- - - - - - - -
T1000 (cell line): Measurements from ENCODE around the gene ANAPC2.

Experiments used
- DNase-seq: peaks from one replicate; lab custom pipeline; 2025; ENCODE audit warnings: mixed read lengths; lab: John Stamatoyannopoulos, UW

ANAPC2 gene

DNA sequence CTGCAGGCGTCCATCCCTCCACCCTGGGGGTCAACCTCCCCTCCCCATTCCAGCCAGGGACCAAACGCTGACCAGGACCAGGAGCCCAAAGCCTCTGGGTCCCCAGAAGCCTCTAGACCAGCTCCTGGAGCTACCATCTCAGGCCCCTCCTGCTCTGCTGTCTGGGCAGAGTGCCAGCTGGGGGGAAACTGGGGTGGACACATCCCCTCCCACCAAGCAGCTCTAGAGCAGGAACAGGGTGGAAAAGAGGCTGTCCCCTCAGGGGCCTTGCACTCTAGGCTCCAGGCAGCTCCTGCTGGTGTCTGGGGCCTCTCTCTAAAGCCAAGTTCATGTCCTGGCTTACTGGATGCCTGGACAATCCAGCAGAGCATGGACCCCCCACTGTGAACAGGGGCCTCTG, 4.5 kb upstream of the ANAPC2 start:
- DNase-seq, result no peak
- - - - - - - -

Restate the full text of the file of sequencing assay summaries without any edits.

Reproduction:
T1000 (cell line): Measurements from ENCODE around the gene ANAPC2.

Experiments used
- DNase-seq: peaks from one replicate; lab custom pipeline; 2025; ENCODE audit warnings: mixed read lengths; lab: John Stamatoyannopoulos, UW

ANAPC2 gene

DNA sequence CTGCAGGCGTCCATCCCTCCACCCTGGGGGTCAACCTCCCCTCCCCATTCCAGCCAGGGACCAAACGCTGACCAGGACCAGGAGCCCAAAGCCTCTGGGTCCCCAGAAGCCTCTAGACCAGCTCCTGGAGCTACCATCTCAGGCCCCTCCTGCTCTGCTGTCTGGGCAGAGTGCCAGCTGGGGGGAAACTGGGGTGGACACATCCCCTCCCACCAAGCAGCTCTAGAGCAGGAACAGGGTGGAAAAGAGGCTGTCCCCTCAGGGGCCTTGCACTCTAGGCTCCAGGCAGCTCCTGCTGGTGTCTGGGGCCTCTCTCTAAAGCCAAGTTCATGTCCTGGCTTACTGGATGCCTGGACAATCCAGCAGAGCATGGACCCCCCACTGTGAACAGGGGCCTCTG, 4.5 kb upstream of the ANAPC2 start:
- DNase-seq, result no peak